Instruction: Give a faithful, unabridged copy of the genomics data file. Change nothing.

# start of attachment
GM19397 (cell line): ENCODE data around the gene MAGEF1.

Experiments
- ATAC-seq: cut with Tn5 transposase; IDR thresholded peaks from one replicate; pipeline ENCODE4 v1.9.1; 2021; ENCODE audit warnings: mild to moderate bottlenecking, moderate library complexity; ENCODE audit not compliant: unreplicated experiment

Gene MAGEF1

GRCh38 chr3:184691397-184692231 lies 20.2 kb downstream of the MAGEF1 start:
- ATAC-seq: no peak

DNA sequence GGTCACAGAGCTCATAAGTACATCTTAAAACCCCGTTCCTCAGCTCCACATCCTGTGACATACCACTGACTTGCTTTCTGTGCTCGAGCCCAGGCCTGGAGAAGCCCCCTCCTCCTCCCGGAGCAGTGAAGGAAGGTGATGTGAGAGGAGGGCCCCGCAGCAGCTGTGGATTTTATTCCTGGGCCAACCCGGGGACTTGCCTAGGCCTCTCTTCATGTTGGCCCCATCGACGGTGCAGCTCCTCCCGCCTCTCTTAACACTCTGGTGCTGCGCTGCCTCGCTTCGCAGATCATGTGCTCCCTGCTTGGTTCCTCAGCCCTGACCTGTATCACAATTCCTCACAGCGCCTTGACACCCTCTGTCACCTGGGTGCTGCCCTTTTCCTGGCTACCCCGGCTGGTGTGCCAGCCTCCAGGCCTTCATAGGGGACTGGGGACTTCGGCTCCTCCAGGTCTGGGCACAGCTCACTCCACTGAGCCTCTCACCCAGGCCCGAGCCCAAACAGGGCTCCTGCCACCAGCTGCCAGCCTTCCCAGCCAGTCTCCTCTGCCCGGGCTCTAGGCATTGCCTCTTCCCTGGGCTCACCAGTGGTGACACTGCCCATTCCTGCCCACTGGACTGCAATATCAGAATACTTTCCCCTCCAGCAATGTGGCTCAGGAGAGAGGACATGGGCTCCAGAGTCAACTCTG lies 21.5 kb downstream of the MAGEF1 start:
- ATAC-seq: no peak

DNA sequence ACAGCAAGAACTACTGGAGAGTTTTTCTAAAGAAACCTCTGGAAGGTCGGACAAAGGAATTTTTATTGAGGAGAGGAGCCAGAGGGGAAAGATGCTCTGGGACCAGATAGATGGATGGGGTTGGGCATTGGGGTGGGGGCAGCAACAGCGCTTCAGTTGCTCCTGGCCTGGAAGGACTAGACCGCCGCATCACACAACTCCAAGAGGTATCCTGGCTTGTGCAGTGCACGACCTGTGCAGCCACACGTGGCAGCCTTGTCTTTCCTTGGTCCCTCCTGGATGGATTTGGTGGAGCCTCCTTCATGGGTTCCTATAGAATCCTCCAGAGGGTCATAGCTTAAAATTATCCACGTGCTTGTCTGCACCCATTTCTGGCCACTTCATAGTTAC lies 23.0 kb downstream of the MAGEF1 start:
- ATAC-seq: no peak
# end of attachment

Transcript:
GM19397 (cell line): ENCODE data around the gene MAGEF1.

Experiments
- ATAC-seq: cut with Tn5 transposase; IDR thresholded peaks from one replicate; pipeline ENCODE4 v1.9.1; 2021; ENCODE audit warnings: mild to moderate bottlenecking, moderate library complexity; ENCODE audit not compliant: unreplicated experiment

Gene MAGEF1

GRCh38 chr3:184691397-184692231 lies 20.2 kb downstream of the MAGEF1 start:
- ATAC-seq: no peak

DNA sequence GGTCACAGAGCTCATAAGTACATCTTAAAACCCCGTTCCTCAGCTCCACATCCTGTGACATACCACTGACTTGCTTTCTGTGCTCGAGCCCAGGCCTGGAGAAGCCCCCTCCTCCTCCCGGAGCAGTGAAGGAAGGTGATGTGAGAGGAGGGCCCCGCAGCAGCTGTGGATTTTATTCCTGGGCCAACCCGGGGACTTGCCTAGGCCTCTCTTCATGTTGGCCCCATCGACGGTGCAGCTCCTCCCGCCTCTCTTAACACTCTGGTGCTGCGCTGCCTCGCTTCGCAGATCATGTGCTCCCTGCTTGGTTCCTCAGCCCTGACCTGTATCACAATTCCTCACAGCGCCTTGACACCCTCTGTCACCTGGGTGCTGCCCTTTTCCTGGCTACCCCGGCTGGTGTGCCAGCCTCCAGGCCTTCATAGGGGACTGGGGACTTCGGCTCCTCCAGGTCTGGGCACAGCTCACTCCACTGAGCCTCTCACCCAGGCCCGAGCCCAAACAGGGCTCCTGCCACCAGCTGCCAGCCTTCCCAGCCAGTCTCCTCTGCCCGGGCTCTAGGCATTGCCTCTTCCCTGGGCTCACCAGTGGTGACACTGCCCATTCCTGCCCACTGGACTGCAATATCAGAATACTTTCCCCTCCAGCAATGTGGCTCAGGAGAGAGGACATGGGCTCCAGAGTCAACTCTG lies 21.5 kb downstream of the MAGEF1 start:
- ATAC-seq: no peak

DNA sequence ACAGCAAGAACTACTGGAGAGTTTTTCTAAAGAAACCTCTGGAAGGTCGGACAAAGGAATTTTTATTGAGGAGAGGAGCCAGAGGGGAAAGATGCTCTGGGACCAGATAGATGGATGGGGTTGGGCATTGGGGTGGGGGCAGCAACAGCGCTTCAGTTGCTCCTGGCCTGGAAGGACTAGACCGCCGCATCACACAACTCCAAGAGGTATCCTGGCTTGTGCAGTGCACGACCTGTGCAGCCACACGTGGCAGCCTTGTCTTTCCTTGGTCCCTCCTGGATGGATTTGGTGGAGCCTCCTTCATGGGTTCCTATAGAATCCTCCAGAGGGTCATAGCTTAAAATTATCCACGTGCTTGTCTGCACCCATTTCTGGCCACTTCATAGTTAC lies 23.0 kb downstream of the MAGEF1 start:
- ATAC-seq: no peak